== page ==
Monday, August 15, 2011

How do you counter absence?

I am currently volunteering at the new community centre down the road.  I am helping with events.  However I sit on the Development Group as I am chair of the Events Team and then get involved in governance although this is not my role.  They are setting up the governance arrangements and I have been slightly concerned with the lack of clarity.  So I have spoken to the governance lead and written a paper.  This was seemingly ignored as the original proposal was sent out again saying that it needed agreeing at the next meeting.  So I sent the paper to all group members - to help the debate.  In my view they needed to be aware of all the options that have been discussed.  

My problem is that I think I am 'working' with someone who sees this as a some kind of battle between people rather than as a process to get the right structure and process in place - irrespective of who first said what and how.  I know it's a personality thing and I recognise how this person may have problems with my approach (or perhaps me!).  I am not sure that this person recognises this or that I might have problems with their approach.  Perhaps they think it's OK to ignore people as a means of expediting what they want to happen.

It is very difficult to counter absence - an absence of response, an absence round the table (the person has said that they won't be at tonight's meeting) or an absence of respect.  The problem can then be that the person present becomes the one under the spotlight.  I remember, when doing my social work training, that the community work lecturer who was very boring, told us that the attendance at his lectures was not good enough and that there would be consequences - we did point out to him that he was talking to those who were there who weren't the problem.  He faced the same dilemma - how do you counter absence?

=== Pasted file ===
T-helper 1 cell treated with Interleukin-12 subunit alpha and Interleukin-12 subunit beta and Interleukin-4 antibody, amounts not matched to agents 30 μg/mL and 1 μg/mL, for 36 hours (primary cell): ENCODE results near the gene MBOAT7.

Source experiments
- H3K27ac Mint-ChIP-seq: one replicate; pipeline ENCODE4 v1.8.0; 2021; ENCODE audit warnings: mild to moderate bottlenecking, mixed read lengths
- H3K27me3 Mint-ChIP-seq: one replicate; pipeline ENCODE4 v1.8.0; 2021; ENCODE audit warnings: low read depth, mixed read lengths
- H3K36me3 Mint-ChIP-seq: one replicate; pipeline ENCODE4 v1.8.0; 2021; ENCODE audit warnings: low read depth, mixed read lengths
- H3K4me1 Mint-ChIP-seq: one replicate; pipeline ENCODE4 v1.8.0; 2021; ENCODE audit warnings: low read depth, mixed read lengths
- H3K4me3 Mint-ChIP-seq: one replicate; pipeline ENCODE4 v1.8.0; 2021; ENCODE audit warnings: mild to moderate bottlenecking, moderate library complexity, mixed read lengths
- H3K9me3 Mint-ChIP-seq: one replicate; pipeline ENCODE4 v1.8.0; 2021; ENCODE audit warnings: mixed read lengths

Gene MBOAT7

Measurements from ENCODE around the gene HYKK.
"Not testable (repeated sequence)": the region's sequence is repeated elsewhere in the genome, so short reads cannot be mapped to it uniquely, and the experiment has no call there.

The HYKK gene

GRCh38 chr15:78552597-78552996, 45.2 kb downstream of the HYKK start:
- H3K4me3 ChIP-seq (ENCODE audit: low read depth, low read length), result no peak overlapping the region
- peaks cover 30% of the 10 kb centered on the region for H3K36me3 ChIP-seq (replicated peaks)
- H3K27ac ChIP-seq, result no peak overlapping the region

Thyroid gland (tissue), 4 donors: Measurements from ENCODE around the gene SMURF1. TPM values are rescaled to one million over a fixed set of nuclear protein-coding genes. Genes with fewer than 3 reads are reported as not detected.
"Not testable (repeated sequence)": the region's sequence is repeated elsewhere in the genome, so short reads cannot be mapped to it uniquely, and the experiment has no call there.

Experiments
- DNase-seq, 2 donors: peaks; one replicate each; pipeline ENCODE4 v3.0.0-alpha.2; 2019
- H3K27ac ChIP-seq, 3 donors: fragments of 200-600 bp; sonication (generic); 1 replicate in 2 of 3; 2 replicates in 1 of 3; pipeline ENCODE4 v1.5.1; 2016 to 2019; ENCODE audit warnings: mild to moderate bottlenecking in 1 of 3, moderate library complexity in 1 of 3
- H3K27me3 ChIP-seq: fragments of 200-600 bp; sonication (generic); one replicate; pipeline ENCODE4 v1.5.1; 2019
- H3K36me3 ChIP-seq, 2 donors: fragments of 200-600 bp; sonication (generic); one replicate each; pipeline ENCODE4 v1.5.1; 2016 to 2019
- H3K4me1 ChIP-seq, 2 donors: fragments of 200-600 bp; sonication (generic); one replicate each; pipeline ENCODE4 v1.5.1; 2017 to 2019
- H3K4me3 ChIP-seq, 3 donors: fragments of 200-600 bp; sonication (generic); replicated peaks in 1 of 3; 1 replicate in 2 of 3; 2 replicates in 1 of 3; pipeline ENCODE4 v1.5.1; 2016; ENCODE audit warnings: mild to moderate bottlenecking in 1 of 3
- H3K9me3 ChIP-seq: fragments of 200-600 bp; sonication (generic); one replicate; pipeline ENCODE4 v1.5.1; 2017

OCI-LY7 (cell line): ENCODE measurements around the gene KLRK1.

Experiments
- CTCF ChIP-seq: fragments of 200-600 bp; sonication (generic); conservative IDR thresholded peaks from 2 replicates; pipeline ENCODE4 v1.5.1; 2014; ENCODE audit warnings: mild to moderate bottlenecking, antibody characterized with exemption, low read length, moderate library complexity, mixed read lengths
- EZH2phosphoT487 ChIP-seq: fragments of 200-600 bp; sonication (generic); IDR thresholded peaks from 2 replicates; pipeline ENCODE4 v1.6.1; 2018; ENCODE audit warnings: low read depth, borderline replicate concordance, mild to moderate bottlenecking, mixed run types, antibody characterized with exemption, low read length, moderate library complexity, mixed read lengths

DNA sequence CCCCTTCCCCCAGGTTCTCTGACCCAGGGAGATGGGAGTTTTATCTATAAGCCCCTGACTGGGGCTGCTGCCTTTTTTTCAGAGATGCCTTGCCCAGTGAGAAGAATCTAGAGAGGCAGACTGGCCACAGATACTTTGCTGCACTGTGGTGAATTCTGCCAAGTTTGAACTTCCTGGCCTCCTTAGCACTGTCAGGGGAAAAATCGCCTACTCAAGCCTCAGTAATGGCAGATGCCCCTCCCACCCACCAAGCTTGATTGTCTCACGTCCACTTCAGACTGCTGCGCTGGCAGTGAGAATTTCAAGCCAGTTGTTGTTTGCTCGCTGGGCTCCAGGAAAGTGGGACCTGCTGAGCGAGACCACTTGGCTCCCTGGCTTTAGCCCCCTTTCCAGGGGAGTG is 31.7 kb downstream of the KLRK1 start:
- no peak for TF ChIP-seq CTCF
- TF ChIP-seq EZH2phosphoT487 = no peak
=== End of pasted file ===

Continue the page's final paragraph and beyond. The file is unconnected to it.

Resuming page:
Sins of omission are so much harder to identify than sins of commission.  And yet omission can be just as harmful and hurtful.  I struggle every time I am in a situation like this.  My reaction tends to be to try to be as honest and as open as I can without any emotional language or blaming.  In some circumstances that can be difficult, for example if you describe a situation where you have constantly tried to contact someone and they haven't responded it seems fairly clear where the breakdown of communications is.  However we do not know if someone is not connecting with us what the problems may be.  So I aim for openness and honesty and a focus on the goal.  What am I trying to achieve - in this instance it's using my skills to make our community centre work more effectively.  

I often have anxious times about such things - I know that if people are more emotional about 'business' than I am that they will react more emotionally to any communication.  Hence I try to focus on what needs to be said in plain language and hope that someone somewhere will appreciate that I am trying to do the right thing.  

Such experiences lead us to recognise that whenever we work with people we enter a minefield of personalities and approaches, ours included. Someone else's absence has to be countered by our own presence albeit a more considered presence.  If we focus on the task in hand and our own behaviour then we can feel that at the very least we have done ourselves justice.

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